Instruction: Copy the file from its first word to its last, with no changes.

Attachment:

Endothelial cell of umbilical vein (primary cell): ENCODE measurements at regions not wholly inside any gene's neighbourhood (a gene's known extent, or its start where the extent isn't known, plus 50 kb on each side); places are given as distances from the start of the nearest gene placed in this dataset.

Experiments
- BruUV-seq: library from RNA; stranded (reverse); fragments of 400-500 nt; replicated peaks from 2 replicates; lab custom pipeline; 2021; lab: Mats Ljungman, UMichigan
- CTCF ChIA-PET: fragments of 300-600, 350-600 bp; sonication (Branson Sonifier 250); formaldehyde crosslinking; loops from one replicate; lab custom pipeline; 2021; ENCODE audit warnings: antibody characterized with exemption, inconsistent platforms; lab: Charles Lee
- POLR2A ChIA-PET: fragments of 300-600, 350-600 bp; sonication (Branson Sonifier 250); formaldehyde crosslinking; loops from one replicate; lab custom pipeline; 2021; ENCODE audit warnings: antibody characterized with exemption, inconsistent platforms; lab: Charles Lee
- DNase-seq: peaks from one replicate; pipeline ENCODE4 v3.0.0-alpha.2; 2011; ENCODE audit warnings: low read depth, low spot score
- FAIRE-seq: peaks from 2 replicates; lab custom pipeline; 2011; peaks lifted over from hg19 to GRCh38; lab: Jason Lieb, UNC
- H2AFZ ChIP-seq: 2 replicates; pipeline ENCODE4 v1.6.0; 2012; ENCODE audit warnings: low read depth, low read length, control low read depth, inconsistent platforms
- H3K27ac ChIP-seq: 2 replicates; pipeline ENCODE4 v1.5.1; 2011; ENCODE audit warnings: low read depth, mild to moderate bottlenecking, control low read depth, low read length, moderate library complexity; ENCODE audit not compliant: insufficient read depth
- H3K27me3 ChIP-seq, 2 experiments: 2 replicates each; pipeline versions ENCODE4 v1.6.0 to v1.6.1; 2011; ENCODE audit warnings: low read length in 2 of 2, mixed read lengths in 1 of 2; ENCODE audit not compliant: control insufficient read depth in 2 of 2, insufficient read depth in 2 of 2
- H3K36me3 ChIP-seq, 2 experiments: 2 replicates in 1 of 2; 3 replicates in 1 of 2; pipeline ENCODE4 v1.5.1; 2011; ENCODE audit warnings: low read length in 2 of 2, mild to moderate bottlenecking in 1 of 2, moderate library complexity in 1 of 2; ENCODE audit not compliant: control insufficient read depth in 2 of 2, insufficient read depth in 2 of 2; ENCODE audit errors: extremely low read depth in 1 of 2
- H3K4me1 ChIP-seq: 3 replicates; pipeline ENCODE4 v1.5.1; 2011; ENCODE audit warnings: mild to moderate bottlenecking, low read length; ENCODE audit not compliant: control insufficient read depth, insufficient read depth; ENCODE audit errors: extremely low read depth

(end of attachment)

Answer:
Endothelial cell of umbilical vein (primary cell): ENCODE measurements at regions not wholly inside any gene's neighbourhood (a gene's known extent, or its start where the extent isn't known, plus 50 kb on each side); places are given as distances from the start of the nearest gene placed in this dataset.

Experiments
- BruUV-seq: library from RNA; stranded (reverse); fragments of 400-500 nt; replicated peaks from 2 replicates; lab custom pipeline; 2021; lab: Mats Ljungman, UMichigan
- CTCF ChIA-PET: fragments of 300-600, 350-600 bp; sonication (Branson Sonifier 250); formaldehyde crosslinking; loops from one replicate; lab custom pipeline; 2021; ENCODE audit warnings: antibody characterized with exemption, inconsistent platforms; lab: Charles Lee
- POLR2A ChIA-PET: fragments of 300-600, 350-600 bp; sonication (Branson Sonifier 250); formaldehyde crosslinking; loops from one replicate; lab custom pipeline; 2021; ENCODE audit warnings: antibody characterized with exemption, inconsistent platforms; lab: Charles Lee
- DNase-seq: peaks from one replicate; pipeline ENCODE4 v3.0.0-alpha.2; 2011; ENCODE audit warnings: low read depth, low spot score
- FAIRE-seq: peaks from 2 replicates; lab custom pipeline; 2011; peaks lifted over from hg19 to GRCh38; lab: Jason Lieb, UNC
- H2AFZ ChIP-seq: 2 replicates; pipeline ENCODE4 v1.6.0; 2012; ENCODE audit warnings: low read depth, low read length, control low read depth, inconsistent platforms
- H3K27ac ChIP-seq: 2 replicates; pipeline ENCODE4 v1.5.1; 2011; ENCODE audit warnings: low read depth, mild to moderate bottlenecking, control low read depth, low read length, moderate library complexity; ENCODE audit not compliant: insufficient read depth
- H3K27me3 ChIP-seq, 2 experiments: 2 replicates each; pipeline versions ENCODE4 v1.6.0 to v1.6.1; 2011; ENCODE audit warnings: low read length in 2 of 2, mixed read lengths in 1 of 2; ENCODE audit not compliant: control insufficient read depth in 2 of 2, insufficient read depth in 2 of 2
- H3K36me3 ChIP-seq, 2 experiments: 2 replicates in 1 of 2; 3 replicates in 1 of 2; pipeline ENCODE4 v1.5.1; 2011; ENCODE audit warnings: low read length in 2 of 2, mild to moderate bottlenecking in 1 of 2, moderate library complexity in 1 of 2; ENCODE audit not compliant: control insufficient read depth in 2 of 2, insufficient read depth in 2 of 2; ENCODE audit errors: extremely low read depth in 1 of 2
- H3K4me1 ChIP-seq: 3 replicates; pipeline ENCODE4 v1.5.1; 2011; ENCODE audit warnings: mild to moderate bottlenecking, low read length; ENCODE audit not compliant: control insufficient read depth, insufficient read depth; ENCODE audit errors: extremely low read depth